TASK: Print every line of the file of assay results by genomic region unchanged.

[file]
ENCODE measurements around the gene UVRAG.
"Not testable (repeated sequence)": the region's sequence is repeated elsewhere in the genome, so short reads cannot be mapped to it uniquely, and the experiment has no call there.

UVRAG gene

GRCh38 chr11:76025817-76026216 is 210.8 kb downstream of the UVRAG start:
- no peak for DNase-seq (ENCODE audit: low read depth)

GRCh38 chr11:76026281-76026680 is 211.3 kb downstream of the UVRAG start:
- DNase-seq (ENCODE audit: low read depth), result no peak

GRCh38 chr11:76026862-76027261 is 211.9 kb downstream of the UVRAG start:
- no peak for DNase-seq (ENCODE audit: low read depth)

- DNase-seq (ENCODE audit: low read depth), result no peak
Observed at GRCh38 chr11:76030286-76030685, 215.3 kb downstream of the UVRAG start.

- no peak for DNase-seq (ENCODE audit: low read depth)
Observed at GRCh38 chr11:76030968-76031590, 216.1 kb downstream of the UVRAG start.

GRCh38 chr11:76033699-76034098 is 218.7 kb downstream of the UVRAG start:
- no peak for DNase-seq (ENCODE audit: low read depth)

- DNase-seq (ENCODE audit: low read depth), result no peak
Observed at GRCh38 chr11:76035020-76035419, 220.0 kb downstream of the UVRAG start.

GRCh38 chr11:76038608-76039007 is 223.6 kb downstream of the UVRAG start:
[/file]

ENCODE measurements around the gene UVRAG.
"Not testable (repeated sequence)": the region's sequence is repeated elsewhere in the genome, so short reads cannot be mapped to it uniquely, and the experiment has no call there.

UVRAG gene

GRCh38 chr11:76025817-76026216 is 210.8 kb downstream of the UVRAG start:
- no peak for DNase-seq (ENCODE audit: low read depth)

GRCh38 chr11:76026281-76026680 is 211.3 kb downstream of the UVRAG start:
- DNase-seq (ENCODE audit: low read depth), result no peak

GRCh38 chr11:76026862-76027261 is 211.9 kb downstream of the UVRAG start:
- no peak for DNase-seq (ENCODE audit: low read depth)

- DNase-seq (ENCODE audit: low read depth), result no peak
Observed at GRCh38 chr11:76030286-76030685, 215.3 kb downstream of the UVRAG start.

- no peak for DNase-seq (ENCODE audit: low read depth)
Observed at GRCh38 chr11:76030968-76031590, 216.1 kb downstream of the UVRAG start.

GRCh38 chr11:76033699-76034098 is 218.7 kb downstream of the UVRAG start:
- no peak for DNase-seq (ENCODE audit: low read depth)

- DNase-seq (ENCODE audit: low read depth), result no peak
Observed at GRCh38 chr11:76035020-76035419, 220.0 kb downstream of the UVRAG start.

GRCh38 chr11:76038608-76039007 is 223.6 kb downstream of the UVRAG start: